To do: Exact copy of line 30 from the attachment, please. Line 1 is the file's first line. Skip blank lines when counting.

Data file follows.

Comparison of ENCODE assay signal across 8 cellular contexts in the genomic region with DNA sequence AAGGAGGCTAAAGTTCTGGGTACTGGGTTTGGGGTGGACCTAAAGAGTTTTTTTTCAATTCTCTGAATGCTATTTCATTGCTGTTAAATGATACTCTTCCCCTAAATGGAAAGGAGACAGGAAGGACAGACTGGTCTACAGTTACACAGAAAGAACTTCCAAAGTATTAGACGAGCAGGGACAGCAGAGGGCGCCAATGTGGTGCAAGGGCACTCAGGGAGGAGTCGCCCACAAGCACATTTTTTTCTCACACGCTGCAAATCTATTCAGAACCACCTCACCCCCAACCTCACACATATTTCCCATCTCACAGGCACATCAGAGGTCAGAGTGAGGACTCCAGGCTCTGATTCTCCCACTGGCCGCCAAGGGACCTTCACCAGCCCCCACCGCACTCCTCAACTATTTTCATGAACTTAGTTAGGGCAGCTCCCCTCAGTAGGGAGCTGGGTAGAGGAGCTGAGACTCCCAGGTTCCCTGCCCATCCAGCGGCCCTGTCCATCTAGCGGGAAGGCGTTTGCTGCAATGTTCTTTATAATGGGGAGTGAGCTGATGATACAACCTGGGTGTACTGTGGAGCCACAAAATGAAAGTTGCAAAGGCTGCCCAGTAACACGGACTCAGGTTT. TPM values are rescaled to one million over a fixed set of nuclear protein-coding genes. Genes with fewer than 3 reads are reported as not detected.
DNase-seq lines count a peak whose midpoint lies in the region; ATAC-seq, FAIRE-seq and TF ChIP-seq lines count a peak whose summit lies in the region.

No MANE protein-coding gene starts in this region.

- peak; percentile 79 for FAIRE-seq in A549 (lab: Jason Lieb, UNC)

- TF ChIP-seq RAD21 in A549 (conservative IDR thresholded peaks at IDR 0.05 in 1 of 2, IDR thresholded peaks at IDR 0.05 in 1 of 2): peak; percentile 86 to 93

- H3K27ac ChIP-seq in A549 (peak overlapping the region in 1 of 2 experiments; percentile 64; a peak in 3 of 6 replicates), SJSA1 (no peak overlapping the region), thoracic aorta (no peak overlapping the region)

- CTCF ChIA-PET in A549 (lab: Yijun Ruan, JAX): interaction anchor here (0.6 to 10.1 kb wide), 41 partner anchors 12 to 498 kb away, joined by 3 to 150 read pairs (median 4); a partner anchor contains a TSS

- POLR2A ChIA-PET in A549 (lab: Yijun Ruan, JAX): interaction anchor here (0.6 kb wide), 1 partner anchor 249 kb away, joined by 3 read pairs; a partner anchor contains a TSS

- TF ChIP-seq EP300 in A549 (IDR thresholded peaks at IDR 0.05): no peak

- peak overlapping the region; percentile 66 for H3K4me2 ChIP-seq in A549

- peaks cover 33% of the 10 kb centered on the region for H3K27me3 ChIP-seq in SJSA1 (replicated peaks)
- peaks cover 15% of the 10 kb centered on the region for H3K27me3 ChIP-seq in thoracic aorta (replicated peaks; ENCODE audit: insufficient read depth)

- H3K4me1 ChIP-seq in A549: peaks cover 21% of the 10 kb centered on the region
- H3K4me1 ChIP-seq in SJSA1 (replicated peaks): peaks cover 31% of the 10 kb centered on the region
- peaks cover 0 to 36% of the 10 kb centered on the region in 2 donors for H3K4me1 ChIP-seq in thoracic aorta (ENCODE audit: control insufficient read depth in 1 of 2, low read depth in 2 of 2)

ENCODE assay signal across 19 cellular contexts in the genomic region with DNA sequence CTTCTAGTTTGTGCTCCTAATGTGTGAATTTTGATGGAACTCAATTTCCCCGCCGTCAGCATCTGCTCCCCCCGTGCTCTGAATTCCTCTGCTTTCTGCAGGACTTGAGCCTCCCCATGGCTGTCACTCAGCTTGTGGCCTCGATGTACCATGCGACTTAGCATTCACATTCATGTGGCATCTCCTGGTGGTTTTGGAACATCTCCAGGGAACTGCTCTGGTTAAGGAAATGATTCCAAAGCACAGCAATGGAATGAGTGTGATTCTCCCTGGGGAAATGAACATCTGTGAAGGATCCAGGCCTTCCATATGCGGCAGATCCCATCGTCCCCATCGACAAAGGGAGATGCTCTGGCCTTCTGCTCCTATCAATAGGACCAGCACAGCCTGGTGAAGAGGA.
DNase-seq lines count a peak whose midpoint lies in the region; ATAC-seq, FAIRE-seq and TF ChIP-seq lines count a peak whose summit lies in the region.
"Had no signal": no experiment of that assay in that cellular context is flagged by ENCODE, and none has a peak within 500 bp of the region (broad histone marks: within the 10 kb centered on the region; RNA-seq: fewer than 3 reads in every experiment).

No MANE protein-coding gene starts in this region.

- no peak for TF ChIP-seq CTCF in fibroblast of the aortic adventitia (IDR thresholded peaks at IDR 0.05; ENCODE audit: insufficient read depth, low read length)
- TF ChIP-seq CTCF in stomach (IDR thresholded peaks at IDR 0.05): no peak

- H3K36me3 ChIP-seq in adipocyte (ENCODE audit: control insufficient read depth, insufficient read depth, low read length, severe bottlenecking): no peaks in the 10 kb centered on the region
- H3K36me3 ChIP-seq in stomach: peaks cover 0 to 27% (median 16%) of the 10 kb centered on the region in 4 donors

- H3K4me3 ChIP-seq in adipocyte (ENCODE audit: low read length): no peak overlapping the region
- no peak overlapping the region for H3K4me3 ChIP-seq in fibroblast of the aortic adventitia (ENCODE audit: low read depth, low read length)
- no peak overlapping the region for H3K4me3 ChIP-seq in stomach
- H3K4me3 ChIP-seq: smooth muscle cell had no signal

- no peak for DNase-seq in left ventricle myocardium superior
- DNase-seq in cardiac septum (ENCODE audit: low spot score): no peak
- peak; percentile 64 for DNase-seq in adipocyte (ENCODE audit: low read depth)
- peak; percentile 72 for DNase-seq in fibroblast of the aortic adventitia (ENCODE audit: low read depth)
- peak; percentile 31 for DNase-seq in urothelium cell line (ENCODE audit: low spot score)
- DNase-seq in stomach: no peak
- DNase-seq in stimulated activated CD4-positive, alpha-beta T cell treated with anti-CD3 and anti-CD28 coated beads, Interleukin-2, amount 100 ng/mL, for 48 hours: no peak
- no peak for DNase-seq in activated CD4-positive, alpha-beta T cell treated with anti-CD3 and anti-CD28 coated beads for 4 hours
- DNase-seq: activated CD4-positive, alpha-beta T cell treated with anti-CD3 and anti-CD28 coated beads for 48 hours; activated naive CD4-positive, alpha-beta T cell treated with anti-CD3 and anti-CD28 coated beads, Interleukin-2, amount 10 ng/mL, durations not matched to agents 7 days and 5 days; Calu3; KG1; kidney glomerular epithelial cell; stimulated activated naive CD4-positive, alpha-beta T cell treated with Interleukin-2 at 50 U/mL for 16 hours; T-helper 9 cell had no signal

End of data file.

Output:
- peak; percentile 64 for DNase-seq in adipocyte (ENCODE audit: low read depth)